Monday, 22 April 2013

Malifaux: Nicodem crew

I've been feeling the draw of the grave recently, i.e. I've been thinking about playing Nicodem again for a bit. I've added a few models to the crew since I last played it, which is getting on for a year ago, and the Avatar is still sat on my "to be painted" shelf forlornly.

Anyway, I found this photo from last time I played Nicodem, it's kind of a crew summary picture which was taken for a club league last year:

Thursday, 18 April 2013

Malifaux: First Blood

I wanted to add an addendum to my Viktoria tactics article and talk a little about the Viks specific scheme First Blood.  Here's what it says:

This scheme must be announced.

If the first two models killed during the encounter were models in enemy Crews, you score 2 VP.

The first thing to notice about this scheme is nowhere does it mention that you have to kill those first two models.  The second thing to notice is that it says killed, as opposed to sacrificed.  Third thing is that those 2VP are locked in and can't be taken away from you.  I always prefer schemes like that (such as Kill Protege) rather than one's that arrive at the end of the game (such as Stake a Claim).

This is a scheme I will always save to use against certain masters.  Here's some examples where you can use this scheme to pick up some easy and early VP:

-Ressurectionist masters.  Alot of times your Rezzer opponent is going to sit back and cut up dogs, desperate mercs etc in that first turn to get body parts, corpse counters etc.  Either they're going to carry on doing that and gift you the VP, or they're not going to do it in which case, they're now playing your game and not theirs.
-A popular trick with Kirai is the dog/desperate mercenary cut up in order to get Gaki/Onryo/Seishin between Kirai and Datsue-Ba.  That's two VP's for you, or they wasted the points buying those two models.
-Hamelin.  Those rats die easily, go for the rats for the two easy kills.
-Leviticus.  The classic Levi list is to take the Canine Remains, kill it first turn and turn it into a second Hollow Waif.  That's one half of your scheme done.  The second kill comes in when Levi inevitably kills himself, ideally at the end of the first turn.

Whoever you take this scheme against, always make sure you're looking for those easy kills early doors, but remember not to risk your key pieces like Swordmistress Viktoria to get them.  Von Schill is good for this as he can move about the board very quickly and pick off vulnerable models easily with his clockwork seeker.

As an example of this, have a listen to the Bayou Broadcast episode 20.  Craig talks about his last game at Vapnartak tournament where he used Von Schill to move around and pick off those easy kills from Joel's Dreamer crew (Daydreams in that case).  Craig was using Ten Thunders for that game, but it's a good example of using the speed and ranged punch of Von Schill to get early kills.  That can easily be extended into your Viks crew.

Sunday, 14 April 2013

Hobby: Making tiled floor bases

Following on from my last post on Sim29, I thought I'd do a simple tutorial on making tiled floor bases which is what I've done on my McMourning crew.

I've refined the lab base technique I originally trialled with the original McMourning who now really looks like he needs rebasing in comparison to Sim29 and Miss Pack (which I've now done, see below).  The technique is very simple to do and looks pretty good I think.  Here's how I did it.

1-  Fill in the slot in the base with GS, Milliput or whatever.  You're going to be applying pressure to this later, so you don't want to be pushing your green stuff through the slot.  Let this dry before moving on to the next stage:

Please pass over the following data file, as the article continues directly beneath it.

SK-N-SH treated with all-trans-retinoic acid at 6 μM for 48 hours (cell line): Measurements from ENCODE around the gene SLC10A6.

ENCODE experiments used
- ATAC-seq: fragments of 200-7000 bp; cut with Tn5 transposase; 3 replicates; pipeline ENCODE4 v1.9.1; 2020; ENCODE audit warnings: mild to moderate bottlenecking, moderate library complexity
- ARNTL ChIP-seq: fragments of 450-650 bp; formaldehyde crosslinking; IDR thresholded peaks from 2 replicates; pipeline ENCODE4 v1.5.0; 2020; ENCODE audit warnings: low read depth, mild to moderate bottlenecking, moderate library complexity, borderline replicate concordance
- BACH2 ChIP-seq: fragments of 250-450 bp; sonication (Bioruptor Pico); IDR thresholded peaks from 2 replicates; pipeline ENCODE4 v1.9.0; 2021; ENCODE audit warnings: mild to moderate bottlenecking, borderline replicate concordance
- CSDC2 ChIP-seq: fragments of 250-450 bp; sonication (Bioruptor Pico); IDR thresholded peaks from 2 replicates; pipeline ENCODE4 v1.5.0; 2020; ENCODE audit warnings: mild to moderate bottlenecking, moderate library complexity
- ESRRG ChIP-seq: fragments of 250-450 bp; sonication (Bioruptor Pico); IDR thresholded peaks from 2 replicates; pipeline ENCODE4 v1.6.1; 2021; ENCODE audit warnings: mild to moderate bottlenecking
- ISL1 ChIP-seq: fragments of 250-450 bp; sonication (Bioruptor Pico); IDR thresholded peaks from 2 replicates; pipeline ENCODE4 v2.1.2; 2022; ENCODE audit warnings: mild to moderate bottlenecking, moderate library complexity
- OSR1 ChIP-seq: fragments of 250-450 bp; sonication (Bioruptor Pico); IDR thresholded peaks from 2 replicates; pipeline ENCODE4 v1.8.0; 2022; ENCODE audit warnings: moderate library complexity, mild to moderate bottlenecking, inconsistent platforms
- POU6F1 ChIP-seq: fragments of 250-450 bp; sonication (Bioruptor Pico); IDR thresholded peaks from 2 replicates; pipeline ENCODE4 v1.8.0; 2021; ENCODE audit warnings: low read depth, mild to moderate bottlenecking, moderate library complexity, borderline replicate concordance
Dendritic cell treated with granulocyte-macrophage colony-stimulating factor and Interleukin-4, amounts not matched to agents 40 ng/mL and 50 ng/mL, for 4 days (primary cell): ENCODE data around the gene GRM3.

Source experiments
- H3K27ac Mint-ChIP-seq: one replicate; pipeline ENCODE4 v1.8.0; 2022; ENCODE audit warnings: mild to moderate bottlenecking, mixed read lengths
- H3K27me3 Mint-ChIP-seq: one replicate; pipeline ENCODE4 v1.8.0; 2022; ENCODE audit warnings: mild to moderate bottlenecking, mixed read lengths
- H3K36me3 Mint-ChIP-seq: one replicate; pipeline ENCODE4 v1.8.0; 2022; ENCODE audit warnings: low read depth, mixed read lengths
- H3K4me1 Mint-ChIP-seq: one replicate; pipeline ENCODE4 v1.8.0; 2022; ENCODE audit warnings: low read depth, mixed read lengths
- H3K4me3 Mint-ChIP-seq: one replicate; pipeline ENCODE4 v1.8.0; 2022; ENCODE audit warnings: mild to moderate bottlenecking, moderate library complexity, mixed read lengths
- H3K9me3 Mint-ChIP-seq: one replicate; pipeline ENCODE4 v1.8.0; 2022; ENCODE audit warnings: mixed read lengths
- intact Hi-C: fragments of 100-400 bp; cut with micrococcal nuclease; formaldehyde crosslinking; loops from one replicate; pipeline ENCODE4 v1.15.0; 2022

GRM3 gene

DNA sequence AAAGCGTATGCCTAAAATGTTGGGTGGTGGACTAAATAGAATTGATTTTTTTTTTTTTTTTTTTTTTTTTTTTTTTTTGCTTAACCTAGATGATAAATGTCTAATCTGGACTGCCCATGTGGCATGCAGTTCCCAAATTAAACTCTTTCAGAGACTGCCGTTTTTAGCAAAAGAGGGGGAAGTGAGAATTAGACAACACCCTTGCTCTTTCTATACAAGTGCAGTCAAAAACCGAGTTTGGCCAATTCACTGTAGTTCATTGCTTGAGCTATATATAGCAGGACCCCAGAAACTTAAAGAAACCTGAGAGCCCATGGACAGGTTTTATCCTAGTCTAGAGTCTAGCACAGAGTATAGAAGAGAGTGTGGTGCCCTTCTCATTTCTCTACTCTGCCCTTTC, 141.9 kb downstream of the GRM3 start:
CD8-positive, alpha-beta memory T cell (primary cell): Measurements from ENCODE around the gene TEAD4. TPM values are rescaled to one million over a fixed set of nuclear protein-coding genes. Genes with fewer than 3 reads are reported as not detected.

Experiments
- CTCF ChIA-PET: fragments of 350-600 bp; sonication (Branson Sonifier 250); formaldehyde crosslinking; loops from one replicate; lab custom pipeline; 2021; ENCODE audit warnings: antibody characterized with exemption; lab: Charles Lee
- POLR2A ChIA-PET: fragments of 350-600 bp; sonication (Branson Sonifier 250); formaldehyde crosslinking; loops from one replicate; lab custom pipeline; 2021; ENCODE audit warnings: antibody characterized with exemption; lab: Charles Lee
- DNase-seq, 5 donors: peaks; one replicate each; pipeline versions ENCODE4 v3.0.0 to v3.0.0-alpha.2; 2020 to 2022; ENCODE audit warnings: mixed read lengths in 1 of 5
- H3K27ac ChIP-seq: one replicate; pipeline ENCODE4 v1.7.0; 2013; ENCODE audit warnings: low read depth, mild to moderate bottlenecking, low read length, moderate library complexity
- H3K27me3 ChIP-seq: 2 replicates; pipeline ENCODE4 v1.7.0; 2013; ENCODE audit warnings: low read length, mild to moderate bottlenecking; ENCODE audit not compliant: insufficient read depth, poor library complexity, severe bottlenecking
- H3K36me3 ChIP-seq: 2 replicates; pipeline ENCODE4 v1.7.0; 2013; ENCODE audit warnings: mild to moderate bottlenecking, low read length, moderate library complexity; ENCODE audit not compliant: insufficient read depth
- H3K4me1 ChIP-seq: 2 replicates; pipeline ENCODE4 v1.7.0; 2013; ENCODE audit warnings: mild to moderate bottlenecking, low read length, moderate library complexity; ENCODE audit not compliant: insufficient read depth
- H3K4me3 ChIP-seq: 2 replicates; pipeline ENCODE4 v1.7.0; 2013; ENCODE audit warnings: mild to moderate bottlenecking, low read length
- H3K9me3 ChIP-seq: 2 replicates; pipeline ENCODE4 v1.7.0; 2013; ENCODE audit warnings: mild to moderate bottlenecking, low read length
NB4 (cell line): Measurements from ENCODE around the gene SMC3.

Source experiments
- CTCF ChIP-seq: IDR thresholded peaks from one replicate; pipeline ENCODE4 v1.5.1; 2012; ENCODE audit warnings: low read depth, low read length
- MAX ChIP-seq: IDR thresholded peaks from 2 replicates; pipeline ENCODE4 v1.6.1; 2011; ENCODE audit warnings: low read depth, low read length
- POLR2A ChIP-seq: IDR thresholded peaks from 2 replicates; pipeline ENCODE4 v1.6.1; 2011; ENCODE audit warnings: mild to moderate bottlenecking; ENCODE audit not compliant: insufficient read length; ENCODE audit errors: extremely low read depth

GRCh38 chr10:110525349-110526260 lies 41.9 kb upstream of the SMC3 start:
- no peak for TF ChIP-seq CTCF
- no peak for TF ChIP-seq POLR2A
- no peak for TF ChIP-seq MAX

2 - Cover the base in green stuff.  I think I used Milliput on my original McMourning, but that doesn't work nearly as well as GS.

3- Smooth out the green stuff with your preferred sculpting tool to roughly spread it over the base:

4- Use something smooth and cylindrical (thank you, titter ye not) to roll the GS flat, even and smooth on the base.  I use the plastic tube that my green stuff comes in.  It'll end up nice and smooth like this:

5- Smooth out any bit where there are fingerprints showing or it's a bit uneven.  If necessary, roll it out again.  I don't get too hung up over slight imperfections here, as I figure that McMourning's lab floor is pretty far from perfect.

6- Score lines over the GS in your preferred tile pattern.  I use a fairly blunt hobby knife to do it with.  I usually start with a cross in the middle like this:

This cross then guides the rest of the lines.  Try and push down with this rather than dragging as you don't want to be moving the GS about on the base.  You could use a ruler or something to get straight lines, but I just do it by eye.  You should end up with something like this:

You might end up with the odd wonky line or slight bend (I've got a couple here), so just run up and down any lines again taking care to press rather than drag where possible.

7- Leave to dry then mount the model on it.  Ideally you'll want to pin it to the base.

Here's a finished example, minus the miniature:

As I'd made this, I decided I might as well rebase McMourning with it, so here he is:

There's a Flesh Construct still to come to finish off this McMourning specific part of the crew.

Wednesday, 10 April 2013

Malifaux: Little and Large

More models done, this time for my McMourning crew:  Zombie Chihuahua and Simulacrum-29.

If you haven't seen Sim29 in the flesh, then this thing is huge.  That's a 50mm base he's stood on to give you an idea of the scale.

Painting wise Sim29 was actually pretty quick to get done.  The whole thing was painted in several thin layers of VMC Flat Flesh before a several washes of various hues, some purple, some flesh etc and then drybrushed highlights.  Once I'd drybrushed the highlights I went back over several areas of the model with a thin paint layer of the same colour in order to smooth out the highlight.

I'm in the process of writing up a quick tutorial on how I did the bases, so stay tuned for that.

Saturday, 6 April 2013

Painting: Blood Strings Effects